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Speaking from the European Union offices in her home city of Copenhagen, where she has returned to spend the weekend with her family (they will move to Brussels after her daughters finish the school year), the 47-year-old objects particularly to the portrayal of her as eagerly attacking corporate giants.“Despite what it says in the headlines, we are not going after Google,” she says.From her experience as the leader of Denmark’s Social Liberal party, which blends a neoliberal, economy-first platform with left-leaning positions on immigration, education, and other social issues, she acquired an unsentimental pragmatism.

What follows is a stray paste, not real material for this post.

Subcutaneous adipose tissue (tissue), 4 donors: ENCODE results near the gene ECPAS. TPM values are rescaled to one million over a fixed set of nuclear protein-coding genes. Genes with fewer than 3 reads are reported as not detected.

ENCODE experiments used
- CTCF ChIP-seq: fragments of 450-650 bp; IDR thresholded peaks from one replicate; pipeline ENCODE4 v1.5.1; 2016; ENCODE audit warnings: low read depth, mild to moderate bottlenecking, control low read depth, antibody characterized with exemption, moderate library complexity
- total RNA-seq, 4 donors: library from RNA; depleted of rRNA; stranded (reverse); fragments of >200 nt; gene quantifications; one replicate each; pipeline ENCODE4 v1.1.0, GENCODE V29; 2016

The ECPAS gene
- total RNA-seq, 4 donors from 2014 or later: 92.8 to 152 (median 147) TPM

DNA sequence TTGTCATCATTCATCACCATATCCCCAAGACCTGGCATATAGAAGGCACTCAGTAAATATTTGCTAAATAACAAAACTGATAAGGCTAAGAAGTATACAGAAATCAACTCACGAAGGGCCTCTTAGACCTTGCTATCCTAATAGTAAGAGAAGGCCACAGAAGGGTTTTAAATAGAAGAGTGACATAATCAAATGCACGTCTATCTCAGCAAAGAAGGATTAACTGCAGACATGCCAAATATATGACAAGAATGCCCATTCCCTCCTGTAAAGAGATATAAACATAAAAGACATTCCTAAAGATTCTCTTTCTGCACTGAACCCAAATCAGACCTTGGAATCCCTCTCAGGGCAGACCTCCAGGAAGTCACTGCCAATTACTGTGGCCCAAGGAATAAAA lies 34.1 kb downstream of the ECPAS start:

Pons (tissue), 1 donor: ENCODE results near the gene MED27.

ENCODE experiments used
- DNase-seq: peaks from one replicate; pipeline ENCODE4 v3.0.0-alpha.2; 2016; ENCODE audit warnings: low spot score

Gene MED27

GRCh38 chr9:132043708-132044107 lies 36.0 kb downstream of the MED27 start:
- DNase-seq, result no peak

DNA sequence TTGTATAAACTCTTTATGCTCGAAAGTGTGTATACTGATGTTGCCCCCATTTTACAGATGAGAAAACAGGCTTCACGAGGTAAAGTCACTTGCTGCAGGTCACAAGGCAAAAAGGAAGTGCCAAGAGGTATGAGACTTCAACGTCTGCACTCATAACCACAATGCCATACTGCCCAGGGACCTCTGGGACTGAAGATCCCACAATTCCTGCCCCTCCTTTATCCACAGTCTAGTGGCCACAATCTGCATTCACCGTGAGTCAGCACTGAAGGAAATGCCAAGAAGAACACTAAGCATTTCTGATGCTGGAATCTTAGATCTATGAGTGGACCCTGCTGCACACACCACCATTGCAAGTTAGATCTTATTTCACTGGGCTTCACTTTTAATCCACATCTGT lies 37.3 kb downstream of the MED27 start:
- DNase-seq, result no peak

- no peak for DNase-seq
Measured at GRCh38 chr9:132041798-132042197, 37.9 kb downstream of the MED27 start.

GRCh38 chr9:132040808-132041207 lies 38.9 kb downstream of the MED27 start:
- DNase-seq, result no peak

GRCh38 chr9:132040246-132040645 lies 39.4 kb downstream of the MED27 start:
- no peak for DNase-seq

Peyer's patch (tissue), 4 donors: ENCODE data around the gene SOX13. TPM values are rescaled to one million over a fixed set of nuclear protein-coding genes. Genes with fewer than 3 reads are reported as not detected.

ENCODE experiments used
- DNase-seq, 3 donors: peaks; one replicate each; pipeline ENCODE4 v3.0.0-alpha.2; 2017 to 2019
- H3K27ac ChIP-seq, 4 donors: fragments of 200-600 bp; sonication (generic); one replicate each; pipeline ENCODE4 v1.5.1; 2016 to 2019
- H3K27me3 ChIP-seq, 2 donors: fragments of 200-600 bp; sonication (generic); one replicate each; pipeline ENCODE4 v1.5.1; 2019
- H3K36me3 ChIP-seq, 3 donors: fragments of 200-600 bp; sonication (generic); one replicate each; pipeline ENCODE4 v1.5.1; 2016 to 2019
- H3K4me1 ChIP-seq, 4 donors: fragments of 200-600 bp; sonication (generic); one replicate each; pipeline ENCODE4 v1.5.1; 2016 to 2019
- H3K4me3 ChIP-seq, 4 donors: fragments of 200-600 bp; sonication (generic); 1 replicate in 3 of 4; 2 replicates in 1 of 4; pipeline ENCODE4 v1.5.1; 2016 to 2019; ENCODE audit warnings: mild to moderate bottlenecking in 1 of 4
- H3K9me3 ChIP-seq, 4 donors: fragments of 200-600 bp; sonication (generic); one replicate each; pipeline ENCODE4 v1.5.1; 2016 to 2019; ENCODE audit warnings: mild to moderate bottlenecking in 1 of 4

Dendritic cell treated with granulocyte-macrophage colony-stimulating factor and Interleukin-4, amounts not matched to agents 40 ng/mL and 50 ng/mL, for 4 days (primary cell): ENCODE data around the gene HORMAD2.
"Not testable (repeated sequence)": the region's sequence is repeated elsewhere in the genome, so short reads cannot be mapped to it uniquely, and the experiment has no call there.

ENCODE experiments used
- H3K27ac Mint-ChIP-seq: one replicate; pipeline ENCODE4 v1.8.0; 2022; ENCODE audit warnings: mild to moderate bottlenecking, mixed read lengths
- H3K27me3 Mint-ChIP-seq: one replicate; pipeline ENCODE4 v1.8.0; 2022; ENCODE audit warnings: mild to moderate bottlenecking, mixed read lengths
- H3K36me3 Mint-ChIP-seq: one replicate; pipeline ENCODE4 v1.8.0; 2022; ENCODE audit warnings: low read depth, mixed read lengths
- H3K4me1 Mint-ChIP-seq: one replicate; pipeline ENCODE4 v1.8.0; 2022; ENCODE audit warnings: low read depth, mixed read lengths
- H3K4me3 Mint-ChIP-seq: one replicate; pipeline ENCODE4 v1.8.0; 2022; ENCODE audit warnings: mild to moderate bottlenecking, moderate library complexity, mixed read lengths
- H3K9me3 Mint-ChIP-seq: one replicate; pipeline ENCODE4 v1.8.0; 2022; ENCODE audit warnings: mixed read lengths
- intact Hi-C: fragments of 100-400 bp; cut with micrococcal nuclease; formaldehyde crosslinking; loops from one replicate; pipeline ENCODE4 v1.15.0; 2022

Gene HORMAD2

Since taking office on November 1, Margrethe Vestager has earned her share of epithets. On April 15, Vestager filed a Statement of Objection — the European Commission’s version of charges — against Google, alleging that the company ‘s preferential treatment of its own comparative shopping service constituted an abuse of its dominant position in internet searches.
And yet, after six months on the job — and 24 years in politics — Vestager still seems surprised, and a bit pained, by the depiction.
“We don’t have an issue with Google or with any other company.
We have an issue with certain conducts.” That is the kind of fine line that Vestager is skilled at walking.
“She believes in the rational practices of bureaucracy and the exertion of economic theory.” Which is not to say that she can’t be motivated by ideals.